Dear unknown reader,

My name is Alan Edward Poland. I’m an ordinary bank clerk in an average bank called T.A.Bank. I have been employed for the last seven years, to be precise since February 9th, 19** (Mr. Poland seems to have voluntarily crossed out the last two digits). I come into work every morning at 8:45 wearing my humdrum long-sleeved white shirt and an opaque red tie. I leave the bank at 5:07 in the afternoon, as I walk out I buy a small bag of almonds which I thoroughly enjoy on my short walk home. I live alone, I am always alone. The monotony that rules my weekdays is not worth mentioning. The only way that I can sustain the strain of these dull repetitions is by practicing an internal hobby I haven’t confessed to anyone until now.

I have decided to write down a sort of confession. I’ve been trapped for so long in my mind that I desperately was requiring a route of escape. I must confess to someone, anyone the weird habits that take place in my mind. In these papers I intend to provide a fossilized record of the mental wanderings that tear apart the delicate fabric of a static reality. I have realised that on the external level I am an absolutely normal individual. Yet, when it comes to the games I play inside my head I am a monster, an undefinable ***** as the Russians say. But first I want to tell you a little about myself, of what I do, of what I am. For some day, I hope, my story won’t be buried in the depths of time’s oblivion and in this hope I long for a larger ear to carefully listen to these delusions that befog my soul. I want to be more than this trite echo inside the walls of my isolation. I want to be known before the impervious shadow of death takes hold of me. And I am afraid this confession have to begin now before it is too late.

I am a banker. I came to this business as a result of extreme need. A friend of my deceased father worked here as a manager and offered me the humble position of a clerk. I had no difficulty in learning all that was pertinent to this business and have worked since the first day with a kind of conformity, performing what is necessary in the most efficient manner without exceeding my colleagues. I didn’t want to rise in this business. I just needed the monetary income for personal survival. I earn enough to live in a small flat downtown and manage the minimal luxuries of a low-middle class subsistence. I have been in charge of making certain that people’s money go into their accounts and withdrawals are delivered to rightful owners. The work is so easy I can do it without the aid of thought which gave this faculty enough leisure to travel other lands.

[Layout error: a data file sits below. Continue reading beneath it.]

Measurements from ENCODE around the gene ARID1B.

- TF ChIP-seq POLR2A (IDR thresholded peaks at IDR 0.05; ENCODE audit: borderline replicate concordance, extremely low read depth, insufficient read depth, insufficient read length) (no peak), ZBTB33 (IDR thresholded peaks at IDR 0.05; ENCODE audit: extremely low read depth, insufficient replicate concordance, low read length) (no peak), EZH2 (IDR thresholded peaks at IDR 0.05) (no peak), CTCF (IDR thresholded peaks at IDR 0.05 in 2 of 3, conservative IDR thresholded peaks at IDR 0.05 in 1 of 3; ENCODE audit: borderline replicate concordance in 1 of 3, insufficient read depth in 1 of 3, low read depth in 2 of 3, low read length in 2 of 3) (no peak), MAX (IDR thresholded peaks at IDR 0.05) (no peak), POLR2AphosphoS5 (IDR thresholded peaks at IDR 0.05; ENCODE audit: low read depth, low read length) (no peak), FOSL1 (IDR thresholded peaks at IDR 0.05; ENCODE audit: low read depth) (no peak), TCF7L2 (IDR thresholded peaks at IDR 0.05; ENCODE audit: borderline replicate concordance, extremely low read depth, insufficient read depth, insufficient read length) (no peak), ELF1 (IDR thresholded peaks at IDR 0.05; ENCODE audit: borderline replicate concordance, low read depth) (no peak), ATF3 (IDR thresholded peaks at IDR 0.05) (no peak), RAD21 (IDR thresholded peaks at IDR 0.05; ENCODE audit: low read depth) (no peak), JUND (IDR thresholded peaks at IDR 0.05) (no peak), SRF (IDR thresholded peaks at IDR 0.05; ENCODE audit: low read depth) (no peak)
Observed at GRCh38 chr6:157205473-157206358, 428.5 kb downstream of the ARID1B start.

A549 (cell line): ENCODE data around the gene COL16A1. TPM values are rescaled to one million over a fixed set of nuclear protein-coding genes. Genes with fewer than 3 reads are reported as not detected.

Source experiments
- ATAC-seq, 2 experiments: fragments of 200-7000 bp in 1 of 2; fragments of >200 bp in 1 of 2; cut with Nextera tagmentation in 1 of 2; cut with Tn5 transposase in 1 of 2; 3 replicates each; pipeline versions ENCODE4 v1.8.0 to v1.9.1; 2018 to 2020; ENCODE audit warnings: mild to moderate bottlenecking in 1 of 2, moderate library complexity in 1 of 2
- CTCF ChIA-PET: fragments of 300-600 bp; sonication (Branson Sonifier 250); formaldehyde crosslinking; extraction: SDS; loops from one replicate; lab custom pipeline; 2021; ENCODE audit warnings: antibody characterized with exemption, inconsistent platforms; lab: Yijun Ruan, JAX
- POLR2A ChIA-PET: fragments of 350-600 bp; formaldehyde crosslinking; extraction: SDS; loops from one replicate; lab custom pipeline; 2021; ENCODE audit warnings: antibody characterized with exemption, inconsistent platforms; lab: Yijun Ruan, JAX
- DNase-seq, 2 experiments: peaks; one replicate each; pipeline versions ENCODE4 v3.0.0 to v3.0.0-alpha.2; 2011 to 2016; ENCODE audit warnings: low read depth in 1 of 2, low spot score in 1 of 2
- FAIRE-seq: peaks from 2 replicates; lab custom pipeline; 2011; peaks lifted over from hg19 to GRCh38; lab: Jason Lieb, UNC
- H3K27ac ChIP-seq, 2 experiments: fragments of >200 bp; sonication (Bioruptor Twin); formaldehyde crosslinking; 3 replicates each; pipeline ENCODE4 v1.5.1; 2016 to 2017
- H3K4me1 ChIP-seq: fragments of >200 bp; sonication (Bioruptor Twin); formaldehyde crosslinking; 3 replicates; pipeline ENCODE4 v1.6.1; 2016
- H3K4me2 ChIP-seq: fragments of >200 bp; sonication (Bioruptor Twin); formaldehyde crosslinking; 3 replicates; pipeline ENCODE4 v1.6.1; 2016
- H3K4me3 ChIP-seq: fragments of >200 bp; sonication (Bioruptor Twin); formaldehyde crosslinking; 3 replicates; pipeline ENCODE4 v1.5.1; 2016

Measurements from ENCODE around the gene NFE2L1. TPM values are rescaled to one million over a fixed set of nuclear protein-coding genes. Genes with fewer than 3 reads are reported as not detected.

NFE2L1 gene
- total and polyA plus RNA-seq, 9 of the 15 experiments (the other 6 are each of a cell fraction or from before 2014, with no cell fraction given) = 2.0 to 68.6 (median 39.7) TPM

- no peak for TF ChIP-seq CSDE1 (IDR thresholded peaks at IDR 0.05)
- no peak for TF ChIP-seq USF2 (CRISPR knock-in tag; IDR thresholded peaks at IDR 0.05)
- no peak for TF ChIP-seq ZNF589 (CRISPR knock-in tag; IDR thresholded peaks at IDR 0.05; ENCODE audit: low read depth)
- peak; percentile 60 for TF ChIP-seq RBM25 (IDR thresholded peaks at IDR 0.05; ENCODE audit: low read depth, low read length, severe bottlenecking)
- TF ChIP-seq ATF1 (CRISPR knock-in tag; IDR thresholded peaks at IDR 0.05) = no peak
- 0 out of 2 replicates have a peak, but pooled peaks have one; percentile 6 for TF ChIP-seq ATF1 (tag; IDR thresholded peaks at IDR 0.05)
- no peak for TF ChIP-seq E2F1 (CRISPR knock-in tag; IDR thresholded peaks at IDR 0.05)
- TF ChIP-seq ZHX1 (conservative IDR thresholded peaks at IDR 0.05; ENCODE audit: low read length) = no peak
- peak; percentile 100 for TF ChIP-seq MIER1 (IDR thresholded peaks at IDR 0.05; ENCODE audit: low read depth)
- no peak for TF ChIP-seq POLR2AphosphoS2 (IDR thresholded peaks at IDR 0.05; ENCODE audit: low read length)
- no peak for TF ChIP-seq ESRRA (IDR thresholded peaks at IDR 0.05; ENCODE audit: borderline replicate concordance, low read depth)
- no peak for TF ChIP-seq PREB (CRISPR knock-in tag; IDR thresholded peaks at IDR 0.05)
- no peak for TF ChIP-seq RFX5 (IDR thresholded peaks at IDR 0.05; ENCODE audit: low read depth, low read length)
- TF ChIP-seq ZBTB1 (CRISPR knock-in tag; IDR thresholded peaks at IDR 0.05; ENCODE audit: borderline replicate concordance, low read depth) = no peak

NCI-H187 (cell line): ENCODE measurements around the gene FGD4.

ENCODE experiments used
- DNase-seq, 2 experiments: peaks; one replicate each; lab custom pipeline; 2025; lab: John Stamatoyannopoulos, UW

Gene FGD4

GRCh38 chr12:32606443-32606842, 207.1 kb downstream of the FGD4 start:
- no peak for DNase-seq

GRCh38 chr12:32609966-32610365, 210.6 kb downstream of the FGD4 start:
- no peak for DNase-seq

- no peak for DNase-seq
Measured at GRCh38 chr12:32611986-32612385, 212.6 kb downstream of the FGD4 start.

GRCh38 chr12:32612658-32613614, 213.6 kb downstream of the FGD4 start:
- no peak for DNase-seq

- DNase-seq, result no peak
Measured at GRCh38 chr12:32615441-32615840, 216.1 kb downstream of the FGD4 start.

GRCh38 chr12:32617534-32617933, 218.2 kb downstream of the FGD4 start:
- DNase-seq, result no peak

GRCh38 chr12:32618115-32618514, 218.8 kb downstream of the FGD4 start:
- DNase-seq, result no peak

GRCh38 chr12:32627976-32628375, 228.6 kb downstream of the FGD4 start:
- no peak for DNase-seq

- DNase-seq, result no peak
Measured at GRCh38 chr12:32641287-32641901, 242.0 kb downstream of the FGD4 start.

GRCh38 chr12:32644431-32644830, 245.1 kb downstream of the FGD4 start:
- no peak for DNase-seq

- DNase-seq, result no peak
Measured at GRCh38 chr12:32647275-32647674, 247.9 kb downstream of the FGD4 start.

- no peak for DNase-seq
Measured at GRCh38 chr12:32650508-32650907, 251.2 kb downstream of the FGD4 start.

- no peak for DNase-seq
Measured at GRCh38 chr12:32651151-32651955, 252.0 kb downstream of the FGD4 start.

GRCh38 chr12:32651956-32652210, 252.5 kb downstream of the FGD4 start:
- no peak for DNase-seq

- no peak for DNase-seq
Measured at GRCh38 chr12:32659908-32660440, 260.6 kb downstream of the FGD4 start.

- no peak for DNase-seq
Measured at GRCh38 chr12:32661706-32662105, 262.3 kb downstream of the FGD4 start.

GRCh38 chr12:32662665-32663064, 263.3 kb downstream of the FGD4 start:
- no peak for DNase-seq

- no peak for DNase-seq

During the weekends I spend my time quietly at home. I spend most mornings and afternoons reading Russian novels which have with fascinating power defeated all intrusion of boredom on my Saturdays and Sundays. On Sunday nights I share a couple of hours with Mr. Rometley next door, an old and friendly man. We play chess together and don’t communicate more than a handful of words when we are engaged in this activity. I have never been able to defeat him in this game but the illusion that I will win next time makes me return to his flat flawlessly every Sunday evening. We got into this habit about four years ago. As I was walking out one afternoon to the bookstore I held open the downstairs main door for him as he came in carrying a number of items from the store. He shyly asked me for help and I thoughtlessly consented in helping him with some paper bags that were filled with vegetables and bottles of milk. As we entered his flat I surveyed his living room’s walls and found nothing but Oriental paintings that to this day I have not inquired of their meaning or origin. I settled the bags on the table and the kind old man offered a glass of brandy as a reward for my ‘laborious efforts’. I naturally accepted this gentle gesture and sat with Mr. Rometley at first in absolute silence but then we engaged in a conventional conversation. I lend my ear to this aging man and he went endlessly on subjects which now have left no trace in my memory. When my drink was finished I was offered another one but turned down the offer. I am of a delicate stomach and was already feeling unrestrained by the brandy. As I walked towards the door I collided with a small table knocking down a pawn and a knight from his chess board. I immediately apologized for such a careless accident and with intention to return the pieces to their corresponding position. However I noticed the pieces on the board were not in their original starting position, they were in the middle of a game. Mr. Rometley let go an audible sigh and told me not to mind the incident. As it turns out he had been playing that game by himself for over two months. The only way I could repay him was by offering him a real breathing opponent. He cheerfully consented and my short visits have not stopped since that long gone Sunday.